- Identify 110 major constraints to the development of the Moroccan private sector.
The public-private dialogue did not stop at the level of identifying the major constraints because the challenge was to identify reform paths to eradicate these constraints that block, the private sector and to come up with a strategic roadmap for the next five years. To this end, I organized six ideation workshops (Hackathon) during one month that focused on six topics: administrative procedures, business law, access to finance, inclusion, human capital and infrastructure.
These Hackathons brought together 110 participants (42% from the private sector and 58% from the public sector) and generated more than 300 project proposals and reforms. The proposals were structured and consolidated into a set of 100 homogeneous projects.
In order to select the projects to be included in the strategic roadmap, I proceeded with my team to evaluate the impact and feasibility of each of these 100 proposals using the impact/feasibility matrix. This exercise allowed the team to select a portfolio of 30 projects with a high impact on the development of the private sector and a high degree of feasibility.
The process that I put in place with my team to achieve this result is inspired both by the PDIA approach and the experience I have built up over the last few years in managing complex projects.
The PDIA approach allowed me to see the challenge differently by putting into practice the tools associated to this approach. Political support (authorizer), communication, inclusive approach, continuous dialogue, assessment of learning, capitalization, leadership development are all elements that have contributed to the successful implementation of IPP training. This learning will certainly change my vision of facing complex challenges in the coming years, by adopting the magic square: what did you do?, what did you learn?, what are you struggling with? and what is next?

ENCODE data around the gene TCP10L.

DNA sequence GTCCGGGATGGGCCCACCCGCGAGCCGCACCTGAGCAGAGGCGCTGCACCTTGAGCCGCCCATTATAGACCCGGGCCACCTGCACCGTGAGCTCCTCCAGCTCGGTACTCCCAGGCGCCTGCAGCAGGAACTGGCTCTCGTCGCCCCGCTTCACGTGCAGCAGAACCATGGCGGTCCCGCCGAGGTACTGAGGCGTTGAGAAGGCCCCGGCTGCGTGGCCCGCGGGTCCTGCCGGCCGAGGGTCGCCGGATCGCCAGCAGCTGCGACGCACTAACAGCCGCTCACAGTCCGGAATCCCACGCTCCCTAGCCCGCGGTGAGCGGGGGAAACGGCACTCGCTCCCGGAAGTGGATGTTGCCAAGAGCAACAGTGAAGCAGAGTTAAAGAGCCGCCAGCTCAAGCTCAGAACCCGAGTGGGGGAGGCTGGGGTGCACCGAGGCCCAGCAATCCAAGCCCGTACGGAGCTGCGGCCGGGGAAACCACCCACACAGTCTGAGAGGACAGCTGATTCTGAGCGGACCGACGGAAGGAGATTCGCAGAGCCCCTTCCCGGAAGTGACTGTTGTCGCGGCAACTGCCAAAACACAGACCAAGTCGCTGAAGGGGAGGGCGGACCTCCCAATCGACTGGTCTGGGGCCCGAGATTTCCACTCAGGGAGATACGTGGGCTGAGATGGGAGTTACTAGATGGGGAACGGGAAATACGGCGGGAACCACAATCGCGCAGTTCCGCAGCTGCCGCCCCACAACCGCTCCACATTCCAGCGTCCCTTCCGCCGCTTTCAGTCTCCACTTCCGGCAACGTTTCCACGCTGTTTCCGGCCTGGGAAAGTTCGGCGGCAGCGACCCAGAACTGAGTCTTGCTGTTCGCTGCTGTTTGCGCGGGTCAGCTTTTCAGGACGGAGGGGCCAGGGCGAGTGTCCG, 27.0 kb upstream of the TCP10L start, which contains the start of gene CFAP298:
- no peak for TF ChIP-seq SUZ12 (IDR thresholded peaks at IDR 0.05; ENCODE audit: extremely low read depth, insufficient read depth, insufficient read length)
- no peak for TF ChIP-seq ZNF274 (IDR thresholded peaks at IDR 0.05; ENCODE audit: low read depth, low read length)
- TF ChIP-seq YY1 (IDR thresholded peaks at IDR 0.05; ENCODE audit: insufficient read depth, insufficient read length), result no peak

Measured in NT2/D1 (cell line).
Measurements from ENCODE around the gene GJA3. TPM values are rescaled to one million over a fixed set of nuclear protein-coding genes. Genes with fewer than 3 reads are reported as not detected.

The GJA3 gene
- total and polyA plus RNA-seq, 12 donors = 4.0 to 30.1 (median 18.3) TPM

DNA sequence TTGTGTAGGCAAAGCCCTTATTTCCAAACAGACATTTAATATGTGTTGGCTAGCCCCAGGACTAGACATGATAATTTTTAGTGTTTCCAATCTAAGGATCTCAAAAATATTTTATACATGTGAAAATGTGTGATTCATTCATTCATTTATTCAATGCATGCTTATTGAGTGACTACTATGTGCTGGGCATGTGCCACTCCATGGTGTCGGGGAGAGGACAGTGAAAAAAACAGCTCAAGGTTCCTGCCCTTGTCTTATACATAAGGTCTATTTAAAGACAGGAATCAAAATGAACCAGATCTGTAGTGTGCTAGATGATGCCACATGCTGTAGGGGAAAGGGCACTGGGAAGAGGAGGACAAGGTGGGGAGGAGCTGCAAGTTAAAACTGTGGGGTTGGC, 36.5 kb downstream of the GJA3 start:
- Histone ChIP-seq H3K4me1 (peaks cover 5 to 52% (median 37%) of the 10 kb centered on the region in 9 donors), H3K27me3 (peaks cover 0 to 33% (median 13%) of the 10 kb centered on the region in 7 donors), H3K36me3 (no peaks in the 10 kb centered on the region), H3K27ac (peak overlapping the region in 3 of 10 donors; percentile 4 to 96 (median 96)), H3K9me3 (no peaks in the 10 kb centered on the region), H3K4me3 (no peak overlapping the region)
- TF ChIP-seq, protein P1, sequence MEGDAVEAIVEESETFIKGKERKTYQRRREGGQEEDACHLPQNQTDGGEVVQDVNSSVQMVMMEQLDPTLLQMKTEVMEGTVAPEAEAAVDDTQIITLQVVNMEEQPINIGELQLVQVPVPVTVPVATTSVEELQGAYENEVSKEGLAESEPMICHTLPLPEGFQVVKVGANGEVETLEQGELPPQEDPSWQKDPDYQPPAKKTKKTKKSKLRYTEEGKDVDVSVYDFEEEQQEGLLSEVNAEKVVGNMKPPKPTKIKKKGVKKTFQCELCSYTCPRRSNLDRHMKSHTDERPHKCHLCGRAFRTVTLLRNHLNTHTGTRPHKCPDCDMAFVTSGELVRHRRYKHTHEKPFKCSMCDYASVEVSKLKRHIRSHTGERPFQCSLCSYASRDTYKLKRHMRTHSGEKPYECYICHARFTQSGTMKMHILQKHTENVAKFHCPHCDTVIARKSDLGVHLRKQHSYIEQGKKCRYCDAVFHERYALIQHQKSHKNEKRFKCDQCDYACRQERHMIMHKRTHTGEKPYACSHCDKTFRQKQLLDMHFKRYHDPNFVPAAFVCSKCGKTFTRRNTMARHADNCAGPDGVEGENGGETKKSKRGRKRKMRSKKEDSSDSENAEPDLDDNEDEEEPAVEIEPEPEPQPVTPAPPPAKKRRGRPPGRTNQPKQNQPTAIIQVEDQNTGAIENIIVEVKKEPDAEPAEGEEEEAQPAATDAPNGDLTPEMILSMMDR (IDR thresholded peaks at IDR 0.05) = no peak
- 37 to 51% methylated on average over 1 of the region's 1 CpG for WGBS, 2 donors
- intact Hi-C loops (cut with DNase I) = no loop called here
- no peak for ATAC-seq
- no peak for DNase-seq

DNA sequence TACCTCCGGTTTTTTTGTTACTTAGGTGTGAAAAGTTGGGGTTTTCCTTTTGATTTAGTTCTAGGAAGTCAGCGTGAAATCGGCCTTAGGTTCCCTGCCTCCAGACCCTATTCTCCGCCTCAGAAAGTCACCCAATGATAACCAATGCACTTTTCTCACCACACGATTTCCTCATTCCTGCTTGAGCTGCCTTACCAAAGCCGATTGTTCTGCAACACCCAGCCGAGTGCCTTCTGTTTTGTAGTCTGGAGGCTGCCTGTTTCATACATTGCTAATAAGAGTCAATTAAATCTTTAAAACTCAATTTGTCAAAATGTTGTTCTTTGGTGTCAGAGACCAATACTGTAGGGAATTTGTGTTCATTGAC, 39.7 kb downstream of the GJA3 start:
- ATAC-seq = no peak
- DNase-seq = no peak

I also think that this learning should be shared with my collaborators who face complex problems. To this end, and using the PDIA toolkit, I have begun to map my own learning from this IPP training into a “practice manual” for my institution’s knowledge management. This manual will certainly serve as a basis for addressing future challenges.
Some learnings and leads from the implementation of the PDIA approach
Finally, I think that dealing with complex problems, needs to explore innovative approaches. PDIA is one of them. The key word for this approach is iteration, iteration and iteration. We must not be afraid to iterate several times in order to capture the real problems and the most impactful solutions. Iteration should not be seen as a waste of time, on the contrary, it is a trajectory that allows us to move serenely and efficiently towards the response to the complex challenges we face.
This is a blog series written by the alumni of the Implementing Public Policy Executive Education Program at the Harvard Kennedy School. Participants successfully completed this 6-month online learning course in December 2020. These are their learning journey stories.